Semi-recently I had the opportunity to try out the gamut of virtual reality technology out there. After I tweeted as much I was asked by a few friends to drop my then upcoming blog post and and give my impressions on VR instead. Needless to say, don't tell me what to do.
Before this technicolour adventure, my relationship with VR is probably best described as your relationship with your childhood idol. Maybe you read about them in magazines (you know, if you're old enough that magazines were still a thing in your youth), and/or feigning familiarity on Twitter (if you're young enough that Twitter factored into your childhood in any meaningful way), possibly collecting as much trivia on them as possible. They say you should never meet your heroes, so first, it's a good thing all of mine were dead in my lifetime, and second I wasn't completely sure how I was going to feel about VR in person. But curiosity, and a philosophy degree had me eager to at least give it a whirl, should an opportunity present itself. After a work time Slack rant basically identical to my previous post on Unity vs Unreal the lead of the VR team invited me down for a try.
I was able to test a Google Cardboard, a Samsung Gear VR, and an HTC Vive. For the agenda of this post I'll give brief impressions of using the first two, then take a break from pesky concrete examples and try to outline my impressions on the Vive and things I found really intriguing about it. On that note, before getting into our guided tour, a quick description of me should one day a human I haven't met fall into that weird place on the internet and show up here -- I am a tall, socially awkward woman with very gangly limbs and motor control akin to a drunk person driving a forklift. I am painfully aware of these facts and extremely self conscious as a result, the amount of alcohol required to get me to dance in public is greater than the amount of alcohol required to kill me outright. I have also seen enough gifs, and dystopian paintings to know how dorky people generally look in VR headsets. Please keep this in mind in the next sections.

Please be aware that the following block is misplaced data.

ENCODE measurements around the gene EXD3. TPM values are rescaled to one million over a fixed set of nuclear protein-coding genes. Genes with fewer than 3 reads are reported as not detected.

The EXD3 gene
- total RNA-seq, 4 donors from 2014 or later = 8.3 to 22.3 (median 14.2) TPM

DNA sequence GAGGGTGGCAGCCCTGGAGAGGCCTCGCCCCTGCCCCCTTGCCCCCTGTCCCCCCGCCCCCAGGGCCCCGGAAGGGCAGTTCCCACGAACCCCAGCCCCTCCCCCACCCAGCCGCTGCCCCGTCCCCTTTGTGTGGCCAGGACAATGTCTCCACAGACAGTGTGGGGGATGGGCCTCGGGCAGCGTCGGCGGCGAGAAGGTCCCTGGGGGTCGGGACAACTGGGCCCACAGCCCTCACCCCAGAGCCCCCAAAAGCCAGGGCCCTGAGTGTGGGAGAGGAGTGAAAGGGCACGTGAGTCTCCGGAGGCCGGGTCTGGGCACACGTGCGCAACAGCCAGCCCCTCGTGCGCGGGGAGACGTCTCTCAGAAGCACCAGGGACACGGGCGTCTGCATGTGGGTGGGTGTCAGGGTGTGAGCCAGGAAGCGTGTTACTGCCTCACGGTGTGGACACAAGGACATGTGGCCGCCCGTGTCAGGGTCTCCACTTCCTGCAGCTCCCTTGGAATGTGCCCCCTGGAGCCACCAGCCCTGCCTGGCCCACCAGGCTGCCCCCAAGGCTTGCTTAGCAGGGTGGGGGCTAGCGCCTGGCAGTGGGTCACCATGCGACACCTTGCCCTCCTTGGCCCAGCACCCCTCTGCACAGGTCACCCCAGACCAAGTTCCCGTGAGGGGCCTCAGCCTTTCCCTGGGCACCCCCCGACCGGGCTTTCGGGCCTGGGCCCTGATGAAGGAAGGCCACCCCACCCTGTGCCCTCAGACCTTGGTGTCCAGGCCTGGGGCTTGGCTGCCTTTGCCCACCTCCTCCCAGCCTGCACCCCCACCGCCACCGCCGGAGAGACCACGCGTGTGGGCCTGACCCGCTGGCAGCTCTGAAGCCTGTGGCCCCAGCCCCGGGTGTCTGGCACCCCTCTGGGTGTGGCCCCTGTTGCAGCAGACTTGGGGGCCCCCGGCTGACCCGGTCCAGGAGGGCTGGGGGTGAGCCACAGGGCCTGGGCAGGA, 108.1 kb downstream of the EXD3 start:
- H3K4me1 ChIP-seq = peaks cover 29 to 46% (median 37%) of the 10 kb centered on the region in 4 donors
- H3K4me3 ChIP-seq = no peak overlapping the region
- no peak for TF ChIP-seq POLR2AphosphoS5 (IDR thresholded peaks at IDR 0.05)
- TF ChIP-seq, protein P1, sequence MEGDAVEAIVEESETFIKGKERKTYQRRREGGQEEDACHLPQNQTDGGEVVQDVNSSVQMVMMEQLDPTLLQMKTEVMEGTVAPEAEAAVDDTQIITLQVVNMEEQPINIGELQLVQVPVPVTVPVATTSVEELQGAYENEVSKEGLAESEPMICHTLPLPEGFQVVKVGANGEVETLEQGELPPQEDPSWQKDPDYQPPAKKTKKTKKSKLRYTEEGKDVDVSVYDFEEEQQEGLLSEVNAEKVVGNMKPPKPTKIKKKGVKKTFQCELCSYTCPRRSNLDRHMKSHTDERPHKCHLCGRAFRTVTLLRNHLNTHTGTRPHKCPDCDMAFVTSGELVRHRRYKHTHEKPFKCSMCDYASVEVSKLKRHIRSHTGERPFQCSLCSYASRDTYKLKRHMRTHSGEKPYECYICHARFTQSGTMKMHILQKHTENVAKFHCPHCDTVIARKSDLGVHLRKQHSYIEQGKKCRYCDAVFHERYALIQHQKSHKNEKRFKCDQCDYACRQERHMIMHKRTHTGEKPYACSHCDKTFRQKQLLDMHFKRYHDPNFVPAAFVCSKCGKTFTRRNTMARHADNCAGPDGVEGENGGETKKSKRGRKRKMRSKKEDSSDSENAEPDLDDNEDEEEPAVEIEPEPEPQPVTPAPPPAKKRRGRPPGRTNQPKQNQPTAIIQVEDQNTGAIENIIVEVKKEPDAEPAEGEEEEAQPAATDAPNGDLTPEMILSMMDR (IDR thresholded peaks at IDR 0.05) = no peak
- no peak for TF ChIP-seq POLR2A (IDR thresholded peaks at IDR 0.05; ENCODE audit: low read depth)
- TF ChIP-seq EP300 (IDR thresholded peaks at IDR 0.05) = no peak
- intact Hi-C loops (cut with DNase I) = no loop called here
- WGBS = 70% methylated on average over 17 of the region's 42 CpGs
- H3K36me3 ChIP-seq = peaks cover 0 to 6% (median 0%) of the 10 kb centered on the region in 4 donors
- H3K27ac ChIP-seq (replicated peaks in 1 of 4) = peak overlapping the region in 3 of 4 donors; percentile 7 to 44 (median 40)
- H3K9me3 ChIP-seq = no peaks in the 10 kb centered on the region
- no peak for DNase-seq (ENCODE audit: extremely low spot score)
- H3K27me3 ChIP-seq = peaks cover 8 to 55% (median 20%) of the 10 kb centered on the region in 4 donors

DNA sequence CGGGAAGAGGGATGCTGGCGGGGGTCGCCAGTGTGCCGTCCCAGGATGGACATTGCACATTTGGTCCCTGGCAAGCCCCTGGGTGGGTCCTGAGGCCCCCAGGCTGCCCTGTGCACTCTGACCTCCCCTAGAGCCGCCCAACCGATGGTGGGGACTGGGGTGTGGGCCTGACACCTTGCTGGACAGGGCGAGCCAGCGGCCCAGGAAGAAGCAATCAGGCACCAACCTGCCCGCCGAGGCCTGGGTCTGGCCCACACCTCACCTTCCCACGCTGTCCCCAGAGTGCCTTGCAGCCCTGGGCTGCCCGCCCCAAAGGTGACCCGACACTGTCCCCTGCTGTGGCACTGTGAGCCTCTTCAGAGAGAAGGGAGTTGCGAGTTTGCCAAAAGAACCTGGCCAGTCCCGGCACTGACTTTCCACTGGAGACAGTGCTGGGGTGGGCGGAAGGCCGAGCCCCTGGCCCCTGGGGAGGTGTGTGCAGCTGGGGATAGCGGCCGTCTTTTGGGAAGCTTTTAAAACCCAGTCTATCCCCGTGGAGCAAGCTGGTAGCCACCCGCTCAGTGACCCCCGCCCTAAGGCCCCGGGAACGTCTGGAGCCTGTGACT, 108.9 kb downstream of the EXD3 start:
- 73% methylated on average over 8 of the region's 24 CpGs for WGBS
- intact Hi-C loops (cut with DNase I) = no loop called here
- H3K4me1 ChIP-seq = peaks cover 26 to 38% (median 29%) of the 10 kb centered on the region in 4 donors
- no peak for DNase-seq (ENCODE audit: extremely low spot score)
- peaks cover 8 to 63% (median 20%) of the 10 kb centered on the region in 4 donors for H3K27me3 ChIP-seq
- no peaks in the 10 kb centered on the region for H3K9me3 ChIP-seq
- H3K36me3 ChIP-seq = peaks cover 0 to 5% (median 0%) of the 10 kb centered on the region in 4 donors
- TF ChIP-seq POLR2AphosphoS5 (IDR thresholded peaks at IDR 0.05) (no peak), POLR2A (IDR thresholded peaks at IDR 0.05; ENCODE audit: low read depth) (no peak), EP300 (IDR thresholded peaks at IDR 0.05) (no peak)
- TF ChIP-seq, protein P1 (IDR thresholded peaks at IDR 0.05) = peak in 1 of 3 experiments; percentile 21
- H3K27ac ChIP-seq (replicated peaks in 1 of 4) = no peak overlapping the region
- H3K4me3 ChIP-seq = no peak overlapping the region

The Cardboard and the Gear both track the position of your head and can't be used for walking around (unless you're into walking into walls while getting no VR related rewards at all in which case shine on you crazy diamond). Google's Cardboard is literally a cardboard housing for your phone, you can develop Android applications that use it, or even use C# and Unity. My initial thought was to compare the Cardboard to those view-finder toys you may have used as a child to view 3D slides. In fact, the impression was so powerful I Googled 'view-finder' discovered that is was actually called a 'View-Master' and that Google was partnering with them to build a Cardboard implementation, so it's nice to know my children's toys instincts live on. The Cardboard was seriously let down by the fact that my eyes could in no way properly focus, and can be best described as a 'what it would be like to be a person who needed glasses but didn't happen to have them today' simulator. So we tripped a bit out of the gate.
Thankfully, the Gear had a focus knob built into it, so I wasn't experiencing the whole thing in a literal blur. The Gear markets itself as affordable VR (should you already have a Samsung phone, if not its price jumps a wee bit). My most vivid memory using the Gear was the Mystery Science Theatre 3K experience where you can watch a movie and savagely take it down with friends all over the world. This might sound strange, but the weirdest part about using the Gear was how focused I was on where my hands were. There doesn't seem to be a cool and casual thing to do with them while a screen is attached to your face, and as a result they drifted towards my temples, presumably looking like I was doing a fairly mediocre Professor X impression. I think Daniel who was guiding me through this adventure asked me a dozen times if the straps were tight enough, and they were I just couldn't find a good place to store my gangly limbs for the duration of the film.